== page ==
The second option is the share price dive, and the moment 'anyone' be it Google or Samsung or HP or Lenovo or ZTE or Huawei or HTC or perhaps an Indian company like a Reliance or Tata, or for example the world's richest man Carlos Slim - express the slightest interest to buy Nokia - MS will pounce. I am sure they have that scenario ready, and they have their cash ready.

The third option is the 'long' game, if Nokia suffers into mid-to-late 2012 with ever dwindling market share and ever deeper into losses, with the cash reserves spent, MS would come in as the 'saviour' and 'rescue' Nokia. I don't see Nokia limping along that long without part 2 kicking in haha.. especially considering the battle for IPR, Nokia's patent portfolio is like a pirate's treasure waiting out there for anyone to put 2 + 2 together and notice, that because of the share price, with Nokia, 2 + 2 = 6 today, gives you the patents for free...

elmo - thanks and good points. Yes, it looks like some big investors are indeed acting to safeguard their investment. I am not sure they want to hang onto Nokia when the share price drops below 4 dollars and 3 dollars haha..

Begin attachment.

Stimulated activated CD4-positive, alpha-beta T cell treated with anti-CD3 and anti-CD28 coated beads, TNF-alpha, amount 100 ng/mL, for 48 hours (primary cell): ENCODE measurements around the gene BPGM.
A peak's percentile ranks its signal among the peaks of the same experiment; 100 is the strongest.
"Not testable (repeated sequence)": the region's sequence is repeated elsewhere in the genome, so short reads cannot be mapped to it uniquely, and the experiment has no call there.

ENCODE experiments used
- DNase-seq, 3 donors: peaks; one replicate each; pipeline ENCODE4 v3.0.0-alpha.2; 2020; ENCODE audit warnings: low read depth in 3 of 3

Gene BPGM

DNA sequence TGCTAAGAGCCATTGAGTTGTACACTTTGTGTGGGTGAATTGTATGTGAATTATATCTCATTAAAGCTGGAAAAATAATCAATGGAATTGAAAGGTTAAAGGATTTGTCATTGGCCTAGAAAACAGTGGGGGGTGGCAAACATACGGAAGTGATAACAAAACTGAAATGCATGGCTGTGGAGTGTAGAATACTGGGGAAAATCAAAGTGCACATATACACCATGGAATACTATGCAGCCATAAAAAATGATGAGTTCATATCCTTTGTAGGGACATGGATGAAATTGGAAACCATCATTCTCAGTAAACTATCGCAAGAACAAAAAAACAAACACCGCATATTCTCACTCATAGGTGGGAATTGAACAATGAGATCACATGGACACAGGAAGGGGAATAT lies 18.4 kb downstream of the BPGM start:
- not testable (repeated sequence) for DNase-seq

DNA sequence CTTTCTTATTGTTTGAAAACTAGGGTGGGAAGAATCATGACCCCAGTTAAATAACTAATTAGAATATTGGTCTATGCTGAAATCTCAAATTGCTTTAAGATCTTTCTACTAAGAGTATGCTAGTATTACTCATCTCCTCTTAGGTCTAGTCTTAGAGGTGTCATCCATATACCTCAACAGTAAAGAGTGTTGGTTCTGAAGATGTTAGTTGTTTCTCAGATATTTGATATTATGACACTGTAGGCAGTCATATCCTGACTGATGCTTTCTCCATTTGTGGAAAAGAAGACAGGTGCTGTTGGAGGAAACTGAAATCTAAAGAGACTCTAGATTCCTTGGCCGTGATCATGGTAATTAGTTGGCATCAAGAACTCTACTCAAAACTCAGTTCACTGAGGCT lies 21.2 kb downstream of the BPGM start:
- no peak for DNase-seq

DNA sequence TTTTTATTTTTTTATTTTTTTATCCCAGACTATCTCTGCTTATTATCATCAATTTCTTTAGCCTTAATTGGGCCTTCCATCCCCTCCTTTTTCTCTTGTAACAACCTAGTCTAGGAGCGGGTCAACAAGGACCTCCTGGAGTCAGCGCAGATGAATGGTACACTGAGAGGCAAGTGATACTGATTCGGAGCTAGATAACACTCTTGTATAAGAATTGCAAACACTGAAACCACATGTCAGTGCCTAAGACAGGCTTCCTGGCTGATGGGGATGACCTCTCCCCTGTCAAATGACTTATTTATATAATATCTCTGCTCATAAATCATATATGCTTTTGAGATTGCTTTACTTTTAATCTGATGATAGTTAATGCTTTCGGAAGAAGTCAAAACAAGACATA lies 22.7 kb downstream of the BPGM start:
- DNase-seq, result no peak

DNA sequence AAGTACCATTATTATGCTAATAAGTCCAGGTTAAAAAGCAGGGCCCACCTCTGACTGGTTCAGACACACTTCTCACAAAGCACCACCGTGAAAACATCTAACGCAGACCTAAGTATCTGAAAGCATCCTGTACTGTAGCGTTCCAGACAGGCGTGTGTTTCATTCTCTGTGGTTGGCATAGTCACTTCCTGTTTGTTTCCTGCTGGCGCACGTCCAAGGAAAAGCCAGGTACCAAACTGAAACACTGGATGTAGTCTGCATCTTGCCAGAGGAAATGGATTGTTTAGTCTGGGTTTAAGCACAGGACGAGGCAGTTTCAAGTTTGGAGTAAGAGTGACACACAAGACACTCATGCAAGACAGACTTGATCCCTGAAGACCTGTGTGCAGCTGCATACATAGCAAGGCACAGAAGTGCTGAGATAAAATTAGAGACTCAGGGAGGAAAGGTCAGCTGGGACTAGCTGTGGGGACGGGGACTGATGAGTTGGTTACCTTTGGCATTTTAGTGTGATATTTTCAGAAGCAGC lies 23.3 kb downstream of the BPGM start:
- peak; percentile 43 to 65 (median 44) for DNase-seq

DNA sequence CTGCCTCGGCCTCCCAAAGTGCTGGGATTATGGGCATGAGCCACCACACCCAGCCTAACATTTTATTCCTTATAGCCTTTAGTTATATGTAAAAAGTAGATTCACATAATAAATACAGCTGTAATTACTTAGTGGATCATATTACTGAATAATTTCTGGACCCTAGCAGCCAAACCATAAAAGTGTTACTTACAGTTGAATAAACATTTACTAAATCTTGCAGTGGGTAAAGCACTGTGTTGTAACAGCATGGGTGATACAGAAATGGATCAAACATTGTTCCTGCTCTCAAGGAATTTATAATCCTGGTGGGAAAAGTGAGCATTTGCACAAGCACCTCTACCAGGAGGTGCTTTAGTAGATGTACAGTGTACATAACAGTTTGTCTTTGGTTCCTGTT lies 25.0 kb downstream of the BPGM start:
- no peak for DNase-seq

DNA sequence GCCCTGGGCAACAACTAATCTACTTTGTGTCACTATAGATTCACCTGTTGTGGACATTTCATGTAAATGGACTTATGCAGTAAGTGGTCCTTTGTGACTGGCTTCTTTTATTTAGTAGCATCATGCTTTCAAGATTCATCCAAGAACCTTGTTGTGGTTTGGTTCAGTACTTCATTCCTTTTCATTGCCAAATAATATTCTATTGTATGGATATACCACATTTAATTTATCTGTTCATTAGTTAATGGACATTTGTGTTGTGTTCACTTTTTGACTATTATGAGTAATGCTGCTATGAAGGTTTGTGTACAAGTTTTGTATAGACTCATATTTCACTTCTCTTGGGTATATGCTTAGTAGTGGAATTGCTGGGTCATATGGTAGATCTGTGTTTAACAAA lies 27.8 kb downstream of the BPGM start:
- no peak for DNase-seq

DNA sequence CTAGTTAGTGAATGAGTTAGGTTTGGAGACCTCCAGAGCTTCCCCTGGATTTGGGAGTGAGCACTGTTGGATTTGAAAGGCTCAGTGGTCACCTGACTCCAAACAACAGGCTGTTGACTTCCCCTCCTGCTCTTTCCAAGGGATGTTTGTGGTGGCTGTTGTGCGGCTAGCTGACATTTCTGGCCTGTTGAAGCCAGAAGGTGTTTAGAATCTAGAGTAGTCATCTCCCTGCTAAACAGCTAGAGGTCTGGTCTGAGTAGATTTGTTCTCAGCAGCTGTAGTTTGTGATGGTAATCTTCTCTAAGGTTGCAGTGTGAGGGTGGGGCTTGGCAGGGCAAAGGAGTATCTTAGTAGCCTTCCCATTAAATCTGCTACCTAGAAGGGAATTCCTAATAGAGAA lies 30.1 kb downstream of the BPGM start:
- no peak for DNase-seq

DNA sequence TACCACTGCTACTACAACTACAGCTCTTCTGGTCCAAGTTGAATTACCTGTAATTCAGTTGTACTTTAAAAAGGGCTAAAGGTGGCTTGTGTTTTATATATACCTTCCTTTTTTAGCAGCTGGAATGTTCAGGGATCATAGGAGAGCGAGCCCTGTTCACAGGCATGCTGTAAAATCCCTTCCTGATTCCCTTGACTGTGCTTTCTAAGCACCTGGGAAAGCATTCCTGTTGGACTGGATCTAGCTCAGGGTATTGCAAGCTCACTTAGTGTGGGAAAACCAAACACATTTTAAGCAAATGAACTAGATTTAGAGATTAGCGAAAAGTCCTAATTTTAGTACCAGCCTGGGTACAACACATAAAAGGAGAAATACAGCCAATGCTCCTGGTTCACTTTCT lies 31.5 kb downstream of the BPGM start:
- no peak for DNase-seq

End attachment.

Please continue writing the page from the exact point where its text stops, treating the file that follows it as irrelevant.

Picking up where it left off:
As to why not talk about the institutional investors, haha, thanks. This really 'is not' a Nokia blog haha.. I really do want to talk about other smartphones too, now as this is the Q2 results and we get very important market data on the dramatic races there. And I want to talk about more than phones in smartphones, the apps, etc. And I want to talk about non-smart phones, ie dumbyphones. And I want to talk about the far bigger mobile industry (most of that is the operator business and I have some important blogs to write, waiting) and I want to talk about the even bigger digital convergence world in anytyhing from media, advertising, social etc to things like money, telematics, robotics etc. Tons and tons of other stuff.. So yeah. I know we could dig ever deeper into this, but I am REALLY hoping to inspire others to start to write about the Nokia disaster. I would hope to read such analysis and numbers by someone else so I don't have to do this amount of writing haha...